Drupal planet

New option for funding Drupal contributors: Gittip

OK, so it's not really "new." It's a little over a year old, but the Drupal community on Gittip just recently got over 150 people which is the threshold where Gittip starts displaying members of the community.

So, congratulations to the Drupal Community! (and to Gittip).

Why is Gittip a useful tool for the Drupal community?

I think a lot of people want to give a little support (via money) to the people who work on Drupal but there is a lot of friction in the way of giving money. Does the person use Paypal? What is their PayPal email? What if you only want to give someone $10? The friction of that whole transaction far outweighs the $10 gift.

There's also a mismatch in the action: most payment systems like a check or PayPal are used one-time (again, because of the friction) but the benefit from a contribution and the desire to pay back that benefit live on for as long as you have a Drupal site. A lot of these topics are discussed in an old Lullabot Podcast where they point out that if every active user of Views gave Earl a few dollars for their use of he'd have a bit over $2 million.

My perspective is that it hasn't been easy enough for people to give that money and the friction is holding them back. Gittip solves a lot of these friction problems and the timing problem by making it easy to do small recurring payments to anyone on github or twitter.

One example that Dries requested: let's help AlexPott extend his "unemployment" and let him focus his genius on Drupal 8 core development!

What does the evolution of our use of Gittip look like?

Among the people who have joined the Drupal community on Gittip:

Jenkins + Drush + Dropbox = Easily share sanitized database projects

I recently wrote about setting up Jenkins. My next step was making it do something useful to help our team become more efficient. In most any team it's likely that you'll get some folks for whom "just use drush sql-sync" is not a reasonble solution.

My goal: get a database backup into dropbox on a regular basis and make sure no sensitive customer data is in that backup.

Make a Database backup of the live site

We're running jenkins on a non-production server (for a variety of reasons). So, we get a backup of the live database into a temporary scratch database using the drush aliases feature. That process sanitizes it a bit using the sql-sanitize feature of drush. Then we dump out that database.

  1. Start with an up to date checkout of your live site's Drupal code
  2. Use the multisite feature and create a sites/example.prod/settings.php where the $databases array has a set of read-only credentials to the production database
  3. A second "site" at sites/example.scratch/settings.php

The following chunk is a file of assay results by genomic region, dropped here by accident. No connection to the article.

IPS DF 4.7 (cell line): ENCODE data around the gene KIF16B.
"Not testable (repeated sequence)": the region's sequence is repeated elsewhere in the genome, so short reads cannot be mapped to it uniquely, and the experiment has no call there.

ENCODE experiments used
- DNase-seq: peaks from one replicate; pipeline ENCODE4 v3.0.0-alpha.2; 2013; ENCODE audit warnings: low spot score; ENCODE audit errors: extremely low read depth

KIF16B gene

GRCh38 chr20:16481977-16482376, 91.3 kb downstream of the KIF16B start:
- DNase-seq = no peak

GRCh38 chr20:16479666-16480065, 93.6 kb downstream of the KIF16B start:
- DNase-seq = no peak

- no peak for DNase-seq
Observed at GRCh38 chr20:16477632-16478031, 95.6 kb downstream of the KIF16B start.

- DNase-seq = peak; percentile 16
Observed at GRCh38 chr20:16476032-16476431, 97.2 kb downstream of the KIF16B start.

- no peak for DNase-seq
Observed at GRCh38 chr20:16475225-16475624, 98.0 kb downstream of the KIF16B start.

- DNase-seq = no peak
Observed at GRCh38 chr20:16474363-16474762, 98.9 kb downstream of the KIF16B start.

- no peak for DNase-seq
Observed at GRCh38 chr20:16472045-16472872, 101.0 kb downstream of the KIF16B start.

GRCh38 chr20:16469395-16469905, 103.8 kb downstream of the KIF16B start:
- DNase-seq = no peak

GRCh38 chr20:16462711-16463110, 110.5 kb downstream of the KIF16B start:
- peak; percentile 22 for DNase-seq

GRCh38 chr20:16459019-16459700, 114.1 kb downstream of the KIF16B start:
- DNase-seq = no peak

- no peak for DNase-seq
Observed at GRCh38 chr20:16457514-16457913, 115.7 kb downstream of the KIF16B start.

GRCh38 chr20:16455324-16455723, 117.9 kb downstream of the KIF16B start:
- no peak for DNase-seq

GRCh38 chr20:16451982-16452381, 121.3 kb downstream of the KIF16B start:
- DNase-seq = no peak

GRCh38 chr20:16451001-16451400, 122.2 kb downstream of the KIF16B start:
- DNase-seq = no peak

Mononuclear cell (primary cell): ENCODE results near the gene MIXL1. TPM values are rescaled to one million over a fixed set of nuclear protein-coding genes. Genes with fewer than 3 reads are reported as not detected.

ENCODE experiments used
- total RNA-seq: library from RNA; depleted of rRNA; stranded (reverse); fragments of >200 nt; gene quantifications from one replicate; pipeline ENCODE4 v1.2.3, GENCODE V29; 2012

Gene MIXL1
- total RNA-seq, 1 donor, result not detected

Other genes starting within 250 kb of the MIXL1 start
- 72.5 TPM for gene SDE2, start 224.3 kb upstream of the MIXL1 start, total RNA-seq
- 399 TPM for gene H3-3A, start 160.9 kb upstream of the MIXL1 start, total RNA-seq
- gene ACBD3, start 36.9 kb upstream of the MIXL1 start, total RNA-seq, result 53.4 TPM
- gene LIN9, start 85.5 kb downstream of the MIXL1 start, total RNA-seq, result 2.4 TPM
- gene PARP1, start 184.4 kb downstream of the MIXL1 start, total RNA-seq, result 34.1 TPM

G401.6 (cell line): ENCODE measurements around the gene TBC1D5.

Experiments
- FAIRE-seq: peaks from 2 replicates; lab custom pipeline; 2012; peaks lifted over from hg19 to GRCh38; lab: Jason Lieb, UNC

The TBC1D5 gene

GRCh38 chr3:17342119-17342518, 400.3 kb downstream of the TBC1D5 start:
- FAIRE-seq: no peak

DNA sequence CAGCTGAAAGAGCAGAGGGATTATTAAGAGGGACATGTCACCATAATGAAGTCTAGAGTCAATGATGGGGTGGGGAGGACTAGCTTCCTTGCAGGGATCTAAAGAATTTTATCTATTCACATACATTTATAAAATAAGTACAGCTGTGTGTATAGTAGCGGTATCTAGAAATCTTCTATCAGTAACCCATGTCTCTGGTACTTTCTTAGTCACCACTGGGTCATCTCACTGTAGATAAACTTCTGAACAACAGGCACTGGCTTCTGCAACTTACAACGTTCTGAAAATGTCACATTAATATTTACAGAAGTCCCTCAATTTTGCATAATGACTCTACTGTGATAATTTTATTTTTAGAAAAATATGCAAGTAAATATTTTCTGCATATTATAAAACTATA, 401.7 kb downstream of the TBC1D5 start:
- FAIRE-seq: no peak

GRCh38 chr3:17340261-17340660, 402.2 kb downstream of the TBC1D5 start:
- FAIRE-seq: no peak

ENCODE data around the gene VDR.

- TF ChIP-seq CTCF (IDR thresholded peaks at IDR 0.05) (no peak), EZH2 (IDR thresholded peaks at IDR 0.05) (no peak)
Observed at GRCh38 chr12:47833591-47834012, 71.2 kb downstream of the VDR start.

4. Setup a Drush alias that points to those two sites inside the Drupal - be sure to use the 'uri' element so that drush knows which set of credentials to use inside the sites/ folder:

    $aliases['example.prod'] = array(
    'root' => '/var/lib/jenkins/example_scripts/example_com_checkout_for_drush/',
    'uri' => 'example.backup',
    );
    $aliases['example.scratch'] = array(
    'root' => '/var/lib/jenkins/example_scripts/example_com_checkout_for_drush/',
    'uri' => 'example.scratch',
    );
  5. The example.scratch credentials should point to a "scratch" database that is used just for these purposes.
  6. Finally a line in the Jenkins job to copy the database from the live site to the backup.
    drush sql-sync @sitename.prod @sitename.backup

Using Drupal's Meta tag module for Facebook Open Graph, Google rel=author, and Page titles

Meta tags have gone back and forth in terms of their usefulness for promoting your site. In the late 90s they were a way for nascent search engines to easily categorize sites, then they were abused for keyword stuffing unrelated to page content and their use waned, but they are back again with three major purposes: Facebook Open Graph, Google Authors and Page titles. These are not necessarily "SEO" purposes, but the goal is ultimately the same: making sure that your site puts its best foot forward to gain new visitors.

Metatag module setup

The basic Metatag module setup is pretty straightforward. Download the latest version from the metatag project page. If you don’t have them already you will need the CTools and Token modules.

Setting up Metatag for Facebook Open Graph

There were a few different things I wanted to achieve with the Facebook Open Graph support. Basically, whenever someone includes our page on Facebook I wanted to make sure that the title, description text, and image that Facebook pulled in were the best possible images. I expect that most of the "liking" will occur on our card landing pages. So, I enabled the "Meta tags: Open Graph" sub-module that is included in the main Metatag module. Then I added a meta tag default for the "Campaign" node type by clicking on the bright "Add a meta tag default" at the top of the page on the page at Administration - Configuration - Search and metadata - Meta tags.